How the Battle of Pydna Signalled the End of Macedonian Power

Tristan Hughes

4 mins

20 Nov 2018

The Kingdom of Macedonia once boasted the most powerful empire in the world – when Alexander the Great conquered the Persian Achaemenid Empire and led his armies as far as India. Yet by 168 BC, this Macedonian golden age had past and Rome was now cementing its authority in the central Mediterranean.

On 22 June 168 BC, these two giants of the ancient world faced each other on the battlefield in one of the most defining legion vs phalanx clashes of antiquity.

The Macedonian resurgence

What can the Ancient Romans teach us – if anything – about modern life? Mary Beard shares her thoughts in this interview with Dan Snow on HistoryHit.TV. Watch Now

In 197 BC the Macedonians were decisively defeated by the Romans at the Battle of Cynoscephalae, ending the Second Macedonian War. The Romans allowed Philip V, the Macedonian king, to keep his throne but they took away his empire and made his kingdom a client state.

For many years Philip bowed to Roman will, especially in foreign affairs. Yet as his reign went on, the Romans began to treat Philip and the Macedonians more and more harshly – and by 180 BC Philip was once again contemplating fighting Rome.

Yet in 179 BC, Philip died and his son, Perseus, ascended the Macedonian throne. Equally distrustful of the Romans, Perseus continued what his father had started, becoming increasingly defiant towards the Romans and further building up Macedonia’s military.

It was not long before this hostility became untenable and in 171 BC, the Third Macedonian War erupted.

King Perseus of Macedon.

The road of Pydna

After three years of indecisive action, the decisive clash was fought near Pydna, a coastal town in ancient Macedon, on 22 June 168 BC. The Roman army was commanded by Lucius Aemillius Paullus, one of the Roman consuls (a chief magistrate) that year, and his army consisted of nearly 40,000 men. Most of these men were equipped with a short sword called a gladius and a large shield called a scutum.

The Roman legions – who fought in tactical units called maniples – had already proven themselves equal to the armies of some of Rome’s greatest foes including Hannibal, Pyrrhus and Antiochus III. Their method of warfare was tried and tested.

Rome discovered one of its deadliest ever foes in Hannibal Barca. Learn more about the life of this extraordinary military leader in the documentary Hannibal on HistoryHit.TV. Watch Now

Perseus’ army, meanwhile, consisted largely of infantry trained in one of history’s most iconic fighting formations: the Macedonian phalanx – a large, densely packed formation of pikemen who would present an almost-impenetrable wall of spears to any enemy attacking from the front. It was this style of fighting that Alexander the Great’s infantrymen had been trained in over 100 years before.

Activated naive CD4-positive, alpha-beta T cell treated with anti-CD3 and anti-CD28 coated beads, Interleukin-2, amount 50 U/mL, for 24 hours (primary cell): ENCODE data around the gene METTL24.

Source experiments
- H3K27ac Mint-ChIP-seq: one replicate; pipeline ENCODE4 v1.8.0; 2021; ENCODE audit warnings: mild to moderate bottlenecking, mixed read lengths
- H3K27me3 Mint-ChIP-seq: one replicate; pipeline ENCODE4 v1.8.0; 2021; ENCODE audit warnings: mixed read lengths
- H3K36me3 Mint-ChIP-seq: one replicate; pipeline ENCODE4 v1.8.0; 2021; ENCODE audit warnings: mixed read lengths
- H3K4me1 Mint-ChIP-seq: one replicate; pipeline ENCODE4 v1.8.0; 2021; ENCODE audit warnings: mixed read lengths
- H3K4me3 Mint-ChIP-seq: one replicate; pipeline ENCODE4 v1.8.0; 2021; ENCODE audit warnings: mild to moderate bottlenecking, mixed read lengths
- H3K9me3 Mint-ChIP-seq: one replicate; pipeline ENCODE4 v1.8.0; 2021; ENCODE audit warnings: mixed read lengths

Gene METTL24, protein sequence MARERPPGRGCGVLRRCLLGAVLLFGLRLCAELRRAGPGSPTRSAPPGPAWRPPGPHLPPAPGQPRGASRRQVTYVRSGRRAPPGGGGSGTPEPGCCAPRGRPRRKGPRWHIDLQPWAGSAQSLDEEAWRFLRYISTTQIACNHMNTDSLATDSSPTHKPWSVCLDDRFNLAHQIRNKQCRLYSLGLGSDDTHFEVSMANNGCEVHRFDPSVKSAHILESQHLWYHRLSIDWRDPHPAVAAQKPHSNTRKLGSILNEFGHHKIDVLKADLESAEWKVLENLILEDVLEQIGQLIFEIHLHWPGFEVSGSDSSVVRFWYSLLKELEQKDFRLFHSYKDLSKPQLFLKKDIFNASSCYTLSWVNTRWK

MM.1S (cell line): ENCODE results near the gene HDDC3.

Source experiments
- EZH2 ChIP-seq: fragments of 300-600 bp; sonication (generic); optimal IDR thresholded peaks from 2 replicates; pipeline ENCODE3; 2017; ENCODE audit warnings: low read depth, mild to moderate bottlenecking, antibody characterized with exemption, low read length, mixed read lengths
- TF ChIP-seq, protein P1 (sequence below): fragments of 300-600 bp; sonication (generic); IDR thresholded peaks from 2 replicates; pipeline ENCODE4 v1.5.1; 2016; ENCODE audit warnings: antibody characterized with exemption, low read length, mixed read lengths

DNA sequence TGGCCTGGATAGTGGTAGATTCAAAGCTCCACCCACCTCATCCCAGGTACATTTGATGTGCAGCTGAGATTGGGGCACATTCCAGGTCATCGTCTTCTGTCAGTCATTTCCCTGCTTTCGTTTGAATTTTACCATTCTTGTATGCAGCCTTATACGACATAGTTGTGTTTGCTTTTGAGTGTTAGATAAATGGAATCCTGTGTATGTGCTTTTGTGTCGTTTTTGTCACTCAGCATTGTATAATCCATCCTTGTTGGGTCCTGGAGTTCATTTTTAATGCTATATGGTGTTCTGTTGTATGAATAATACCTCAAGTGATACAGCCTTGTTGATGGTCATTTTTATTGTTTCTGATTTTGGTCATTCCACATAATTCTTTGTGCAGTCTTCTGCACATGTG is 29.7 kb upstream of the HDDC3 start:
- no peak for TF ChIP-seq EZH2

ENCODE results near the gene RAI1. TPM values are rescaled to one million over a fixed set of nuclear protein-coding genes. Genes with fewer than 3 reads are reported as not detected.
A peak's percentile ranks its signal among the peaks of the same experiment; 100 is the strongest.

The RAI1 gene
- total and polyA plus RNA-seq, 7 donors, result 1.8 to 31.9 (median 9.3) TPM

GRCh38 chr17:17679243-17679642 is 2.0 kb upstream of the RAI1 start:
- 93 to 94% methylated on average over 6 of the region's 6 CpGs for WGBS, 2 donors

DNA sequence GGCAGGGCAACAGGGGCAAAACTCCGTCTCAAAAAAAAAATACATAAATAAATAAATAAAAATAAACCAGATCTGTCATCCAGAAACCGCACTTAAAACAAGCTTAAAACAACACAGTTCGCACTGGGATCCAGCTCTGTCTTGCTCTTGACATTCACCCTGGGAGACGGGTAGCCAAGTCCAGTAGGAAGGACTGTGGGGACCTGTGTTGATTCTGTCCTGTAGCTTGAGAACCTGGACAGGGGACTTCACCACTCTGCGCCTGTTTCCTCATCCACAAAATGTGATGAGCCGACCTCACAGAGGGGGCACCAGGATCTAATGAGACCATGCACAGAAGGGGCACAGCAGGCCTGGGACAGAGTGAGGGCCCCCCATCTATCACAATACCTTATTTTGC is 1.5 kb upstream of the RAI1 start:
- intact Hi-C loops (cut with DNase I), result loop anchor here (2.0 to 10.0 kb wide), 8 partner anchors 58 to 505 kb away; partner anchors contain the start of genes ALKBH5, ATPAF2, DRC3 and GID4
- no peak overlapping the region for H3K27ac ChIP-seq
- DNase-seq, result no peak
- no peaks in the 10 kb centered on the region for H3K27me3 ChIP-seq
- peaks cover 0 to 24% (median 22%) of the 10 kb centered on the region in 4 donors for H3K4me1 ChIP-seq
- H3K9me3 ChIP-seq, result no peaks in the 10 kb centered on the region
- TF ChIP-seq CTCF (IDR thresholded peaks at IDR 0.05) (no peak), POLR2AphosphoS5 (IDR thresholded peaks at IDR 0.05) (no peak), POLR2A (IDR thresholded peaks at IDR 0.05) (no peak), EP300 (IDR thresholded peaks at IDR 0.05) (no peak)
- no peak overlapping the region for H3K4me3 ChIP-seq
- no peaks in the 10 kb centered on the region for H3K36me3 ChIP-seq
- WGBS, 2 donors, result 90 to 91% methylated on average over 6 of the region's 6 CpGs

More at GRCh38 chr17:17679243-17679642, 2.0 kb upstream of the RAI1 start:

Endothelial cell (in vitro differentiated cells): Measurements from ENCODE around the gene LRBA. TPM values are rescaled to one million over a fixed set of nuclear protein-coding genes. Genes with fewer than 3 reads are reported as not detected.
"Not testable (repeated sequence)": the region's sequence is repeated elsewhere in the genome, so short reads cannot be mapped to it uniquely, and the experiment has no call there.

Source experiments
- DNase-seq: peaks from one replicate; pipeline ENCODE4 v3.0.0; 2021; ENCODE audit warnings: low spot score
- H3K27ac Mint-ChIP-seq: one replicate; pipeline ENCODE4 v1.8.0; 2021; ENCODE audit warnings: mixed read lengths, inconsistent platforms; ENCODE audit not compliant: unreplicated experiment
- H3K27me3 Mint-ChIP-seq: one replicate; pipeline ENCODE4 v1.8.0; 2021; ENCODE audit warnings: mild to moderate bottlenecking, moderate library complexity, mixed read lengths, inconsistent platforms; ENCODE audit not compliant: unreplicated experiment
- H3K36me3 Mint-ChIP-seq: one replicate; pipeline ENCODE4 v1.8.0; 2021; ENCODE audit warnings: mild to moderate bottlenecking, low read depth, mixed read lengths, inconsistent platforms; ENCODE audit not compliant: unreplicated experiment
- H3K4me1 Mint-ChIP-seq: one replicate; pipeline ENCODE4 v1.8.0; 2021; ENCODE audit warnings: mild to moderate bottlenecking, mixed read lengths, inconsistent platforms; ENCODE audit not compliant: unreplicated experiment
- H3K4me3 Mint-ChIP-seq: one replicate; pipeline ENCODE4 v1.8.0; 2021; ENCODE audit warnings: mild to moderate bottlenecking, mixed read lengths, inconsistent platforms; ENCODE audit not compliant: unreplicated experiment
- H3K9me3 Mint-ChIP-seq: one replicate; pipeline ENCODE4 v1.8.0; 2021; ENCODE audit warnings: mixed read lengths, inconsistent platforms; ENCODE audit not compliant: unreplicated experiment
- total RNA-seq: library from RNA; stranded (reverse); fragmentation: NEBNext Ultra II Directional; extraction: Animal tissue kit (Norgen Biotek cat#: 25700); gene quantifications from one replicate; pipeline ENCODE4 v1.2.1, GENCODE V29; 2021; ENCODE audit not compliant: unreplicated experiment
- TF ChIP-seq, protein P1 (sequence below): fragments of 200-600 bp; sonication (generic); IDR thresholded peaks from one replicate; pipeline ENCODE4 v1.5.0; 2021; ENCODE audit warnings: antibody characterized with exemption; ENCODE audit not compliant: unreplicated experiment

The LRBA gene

Many of Perseus’ Macedonian pikemen were equipped with bronze shields, which according to Plutarch:

“filled the plain with the gleam of iron and the glitter of bronze.”

Alongside his Macedonian phalanx, Perseus also had some of the best cavalry in Europe, supported by ferocious light infantry from Thrace (a region now split between Greece, Bulgaria and Turkey). In total, his force numbered some 40, 000 men, similar in size to Paullus’.

A Macedonian phalanx formation of 256 men.

The Battle of Pydna

The battle began somewhat unexpectedly. At about three o’clock in the afternoon, a mule escaped the Roman camp and attempted to cross the river – the other side of which 800 of Perseus’ Thracians were standing guard.

A small skirmish ensued in which one Thracian was killed. The Thracians retaliated and more and more men were dragged into the fight. The scuffle had soon escalated into a sizeable battle, when Perseus ordered his phalanx forward.

Initially the battle went well for Perseus and his Macedonians as the Roman legions struggled to reach the Macedonians holding their six-metre-long ‘sarissa’ pikes. However, the Macedonian battle line soon fragmented and several different engagements began to occur throughout the battlefield. This suited the more flexible Roman legions.

As the Macedonian battle line began to fragment, gaps started appearing in the phalanx which the Roman maniples exploited. Slipping through gaps in the phalanx, the Romans attacked the vulnerable flanks and rear of Perseus’ infantry, who found it difficult to wield round, drop their pike and take out their sword to face their foe in close combat.

A medieval depiction of the Battle of Pydna.

As the phalanx became more and more disorganised and more gaps emerged, more and more Romans piled through holes in the enemy line and the Macedonian phalanx quickly disintegrated. By the end of the day Pydna had become witness to a Macedonian slaughter.

20,000 Macedonians perished that day, with Livy, the Roman historian, later saying:

“Never had so many Macedonians been killed by the Romans in a single day.”

In contrast Livy claims only 100 Romans were killed at the battle, although this is likely much lower than the actual total.

Following the battle, Perseus was captured by the Romans and paraded through the streets of Rome in chains during Paullus’ triumph. The Romans then kept Perseus in custody at Alba Fucens in central Italy where he died two years later, never seeing his homeland again.

Alba Fucens in Central Italy.

With Perseus’ exile, the Romans dissolved the Macedonian kingdom, turning it into a Roman province; one of antiquity’s greatest states was no more.

The Battle of Pydna was one of several decisive legion vs phalanx clashes in antiquity, all of which you can learn about in Myke Cole’s most recent book Legion versus Phalanx: The Epic Struggle for Infantry Supremacy in the Ancient World, published by Osprey Publishing.